In a new report [PDF], the Regional Transportation Authority blames weak ridership growth from 2008 to 2012 primarily on economic factors, glossing over the impact of fare hikes and service cuts.
During the period covered by the report, CTA ridership grew 3.7 percent, while Metra ridership and Pace ridership each shrank by 6.3 percent. With every CTA rail line experiencing growth, canceling out the commuter rail and bus declines, overall RTA ridership increased 1.9 percent. Still, CTA’s ridership growth lagged behind rapid transit systems in New York, San Francisco, Boston, and Philadelphia, but not DC, according to the American Public Transit Association [2008, 2012]. Metra’s ridership change, meanwhile, was worse than other big-city commuter rail systems except for Boston and the Long Island Rail Road, according to APTA.
While admitting that “the recession negatively impact[ed] transit operations” and “forced Chicago Transit Authority, Metra, and Pace to consider fare increases and service cuts,” the RTA report largely skirts the issue of how shrinking service and rising fares affected ridership, focusing mainly on other factors.
The service boards did more more than “consider” fare increases and service cuts. CTA and Pace raised fares in 2009, and Metra raised them three times, in 2008, 2010, and then again, significantly, in 2012. And in 2010, CTA and Pace cut service, including nine of CTA’s express bus routes. These fare increases and service cuts, combined with small job losses, contributed to a decrease in ridership across all three agencies in 2009 and 2010. The RTA report does point the finger at Metra’s 25 percent fare increase in 2012 and the state eliminating the Seniors Ride Free program in late 2011, as well as disruptions caused by the NATO summit in May 2012.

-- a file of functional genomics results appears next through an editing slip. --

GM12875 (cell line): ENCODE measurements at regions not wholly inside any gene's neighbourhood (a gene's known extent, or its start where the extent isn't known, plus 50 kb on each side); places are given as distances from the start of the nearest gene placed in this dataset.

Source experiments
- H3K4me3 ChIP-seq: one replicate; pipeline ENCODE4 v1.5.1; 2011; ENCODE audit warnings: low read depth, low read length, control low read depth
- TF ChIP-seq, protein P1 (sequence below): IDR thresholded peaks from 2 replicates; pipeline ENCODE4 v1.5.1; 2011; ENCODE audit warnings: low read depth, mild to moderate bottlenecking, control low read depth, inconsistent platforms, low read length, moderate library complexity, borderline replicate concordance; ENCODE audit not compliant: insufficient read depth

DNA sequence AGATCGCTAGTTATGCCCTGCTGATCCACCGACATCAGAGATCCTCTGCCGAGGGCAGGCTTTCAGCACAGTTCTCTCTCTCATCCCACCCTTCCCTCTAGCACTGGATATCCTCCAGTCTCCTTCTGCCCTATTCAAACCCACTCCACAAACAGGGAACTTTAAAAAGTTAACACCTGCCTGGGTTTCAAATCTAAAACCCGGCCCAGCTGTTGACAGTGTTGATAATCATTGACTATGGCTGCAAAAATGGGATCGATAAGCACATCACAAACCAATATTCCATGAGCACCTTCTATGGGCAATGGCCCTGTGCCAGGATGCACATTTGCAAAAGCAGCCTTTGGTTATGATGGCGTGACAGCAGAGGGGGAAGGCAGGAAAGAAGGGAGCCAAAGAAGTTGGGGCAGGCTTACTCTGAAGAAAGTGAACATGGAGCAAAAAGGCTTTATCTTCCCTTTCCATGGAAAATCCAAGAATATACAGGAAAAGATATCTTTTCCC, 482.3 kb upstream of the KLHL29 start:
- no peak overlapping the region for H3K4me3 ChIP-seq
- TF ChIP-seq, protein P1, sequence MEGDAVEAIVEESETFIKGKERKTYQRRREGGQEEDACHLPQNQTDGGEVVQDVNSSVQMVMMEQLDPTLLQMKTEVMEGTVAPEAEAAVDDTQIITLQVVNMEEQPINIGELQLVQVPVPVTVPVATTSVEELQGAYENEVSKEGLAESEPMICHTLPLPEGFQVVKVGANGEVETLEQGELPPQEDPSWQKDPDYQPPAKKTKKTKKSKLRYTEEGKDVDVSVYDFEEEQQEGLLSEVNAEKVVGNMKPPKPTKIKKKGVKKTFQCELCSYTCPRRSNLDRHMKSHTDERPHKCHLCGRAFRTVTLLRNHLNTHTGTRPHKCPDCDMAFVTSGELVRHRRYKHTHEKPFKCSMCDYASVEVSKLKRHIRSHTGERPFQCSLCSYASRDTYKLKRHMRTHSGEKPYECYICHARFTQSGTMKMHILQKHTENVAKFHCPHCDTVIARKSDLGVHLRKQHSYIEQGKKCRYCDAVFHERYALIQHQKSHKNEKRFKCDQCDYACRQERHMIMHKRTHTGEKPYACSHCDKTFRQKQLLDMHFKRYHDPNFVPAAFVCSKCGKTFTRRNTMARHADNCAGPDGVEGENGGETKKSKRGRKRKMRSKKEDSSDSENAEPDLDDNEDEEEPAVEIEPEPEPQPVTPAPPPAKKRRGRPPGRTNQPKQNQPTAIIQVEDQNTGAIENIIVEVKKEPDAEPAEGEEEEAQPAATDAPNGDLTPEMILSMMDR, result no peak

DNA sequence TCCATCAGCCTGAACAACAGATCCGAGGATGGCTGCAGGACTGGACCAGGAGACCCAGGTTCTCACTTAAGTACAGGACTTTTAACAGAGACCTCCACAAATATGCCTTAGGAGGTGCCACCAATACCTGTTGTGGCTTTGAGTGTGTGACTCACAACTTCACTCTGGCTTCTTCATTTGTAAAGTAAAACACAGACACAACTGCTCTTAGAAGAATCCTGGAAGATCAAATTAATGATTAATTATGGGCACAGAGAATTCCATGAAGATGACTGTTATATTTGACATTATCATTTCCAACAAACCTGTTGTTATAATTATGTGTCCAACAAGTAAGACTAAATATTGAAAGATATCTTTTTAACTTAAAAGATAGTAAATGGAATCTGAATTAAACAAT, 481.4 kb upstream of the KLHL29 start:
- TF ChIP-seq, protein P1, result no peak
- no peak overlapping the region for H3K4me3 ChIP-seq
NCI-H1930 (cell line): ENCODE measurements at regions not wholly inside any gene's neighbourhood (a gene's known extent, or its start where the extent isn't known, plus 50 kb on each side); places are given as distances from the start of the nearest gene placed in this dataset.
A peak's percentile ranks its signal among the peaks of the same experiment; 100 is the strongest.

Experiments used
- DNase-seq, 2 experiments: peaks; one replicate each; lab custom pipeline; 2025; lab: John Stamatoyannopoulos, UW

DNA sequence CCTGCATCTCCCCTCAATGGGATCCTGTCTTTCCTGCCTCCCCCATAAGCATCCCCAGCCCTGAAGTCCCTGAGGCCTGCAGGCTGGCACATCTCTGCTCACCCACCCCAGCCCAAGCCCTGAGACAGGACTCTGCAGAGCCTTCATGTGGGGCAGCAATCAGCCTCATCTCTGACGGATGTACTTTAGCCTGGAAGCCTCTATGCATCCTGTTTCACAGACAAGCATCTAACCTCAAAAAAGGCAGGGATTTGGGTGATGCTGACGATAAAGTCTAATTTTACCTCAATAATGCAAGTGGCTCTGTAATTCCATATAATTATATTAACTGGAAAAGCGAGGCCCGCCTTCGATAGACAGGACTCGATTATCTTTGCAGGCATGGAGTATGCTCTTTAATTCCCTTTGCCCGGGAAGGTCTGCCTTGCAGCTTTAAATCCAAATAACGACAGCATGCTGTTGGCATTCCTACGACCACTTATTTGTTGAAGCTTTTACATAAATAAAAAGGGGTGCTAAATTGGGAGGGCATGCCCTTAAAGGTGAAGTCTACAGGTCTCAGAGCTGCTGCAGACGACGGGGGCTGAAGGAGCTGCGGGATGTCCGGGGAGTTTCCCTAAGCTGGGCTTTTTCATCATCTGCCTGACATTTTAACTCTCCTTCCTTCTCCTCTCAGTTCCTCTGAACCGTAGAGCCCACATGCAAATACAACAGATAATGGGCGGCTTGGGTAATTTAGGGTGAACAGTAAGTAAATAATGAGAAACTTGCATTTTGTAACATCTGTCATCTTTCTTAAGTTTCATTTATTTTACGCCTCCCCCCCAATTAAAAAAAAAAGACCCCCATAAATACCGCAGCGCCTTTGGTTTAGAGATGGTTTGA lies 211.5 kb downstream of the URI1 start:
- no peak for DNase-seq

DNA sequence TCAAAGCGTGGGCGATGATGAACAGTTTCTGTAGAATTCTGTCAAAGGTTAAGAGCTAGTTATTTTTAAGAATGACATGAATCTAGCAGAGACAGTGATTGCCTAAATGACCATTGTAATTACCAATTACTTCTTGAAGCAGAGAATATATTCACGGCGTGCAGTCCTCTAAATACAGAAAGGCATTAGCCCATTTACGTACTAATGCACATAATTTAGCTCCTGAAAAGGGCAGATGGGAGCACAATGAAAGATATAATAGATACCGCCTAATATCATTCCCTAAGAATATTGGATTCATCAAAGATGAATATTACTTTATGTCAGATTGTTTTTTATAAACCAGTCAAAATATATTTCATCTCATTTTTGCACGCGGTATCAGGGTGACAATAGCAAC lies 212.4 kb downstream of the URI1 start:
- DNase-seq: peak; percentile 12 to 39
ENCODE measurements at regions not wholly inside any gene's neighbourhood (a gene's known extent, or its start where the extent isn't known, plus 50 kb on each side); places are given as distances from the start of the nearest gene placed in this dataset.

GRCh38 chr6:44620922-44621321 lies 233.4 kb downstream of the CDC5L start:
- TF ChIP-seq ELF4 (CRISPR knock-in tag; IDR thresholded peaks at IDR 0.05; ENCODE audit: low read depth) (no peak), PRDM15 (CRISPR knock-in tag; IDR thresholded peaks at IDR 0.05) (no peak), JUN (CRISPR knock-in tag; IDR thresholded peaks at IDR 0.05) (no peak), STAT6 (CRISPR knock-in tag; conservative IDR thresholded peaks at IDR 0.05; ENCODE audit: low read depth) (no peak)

The report goes on to list several other reasons why Metra ridership decreased 1.7 percent in 2012 – like extreme summer heat, changes in the Chicago festival calendar, and Wacker Drive construction limiting access to West Loop terminals. But how much of an impact did these factors really have? Would Metra ridership have year-over-year growth, like CTA rail, if not for these reasons?
The RTA argues that economic factors explain declines in ridership in 2009 and 2010, as well as rebounding ridership in 2011 and 2012. This may be true, but the report is rife with data that are either irrelevant, inconsistent, or unconvincing. It tries to make a point by showing regional unemployment for an area larger than what RTA service covers, for instance. Graphs and charts that purport to show a link between the strength of the economy and transit use don’t align with actual ridership patterns. In other words, the RTA fails to connect the dots.
The relationship between fares, service levels, and ridership, meanwhile, is well known. For every increase in fare, the corresponding decrease in ridership can be predicted. But for some reason, RTA’s report refrains from making a strong case that service changes and fares have affected ridership.
Much more useful information came out of the Metropolitan Planning Council’s research showing that decreased spending on Chicagoland transit over the past 20 years has hindered economic growth. The MPC report, for instance, showed that Metra is overly focused on work commutes (peak hour) to downtown, which are a falling portion of regional trips.
The RTA’s focus on economic factors might have made sense if service and fares had held steady. But with service reduced left and right while fares jump every year or two, these factors deserve a closer look. In future reports the RTA shouldn’t shy away from studying how service provision and fares change ridership. Without that kind of analysis, how will Chicago ever muster the will to enact policies that strengthen transit and grow ridership?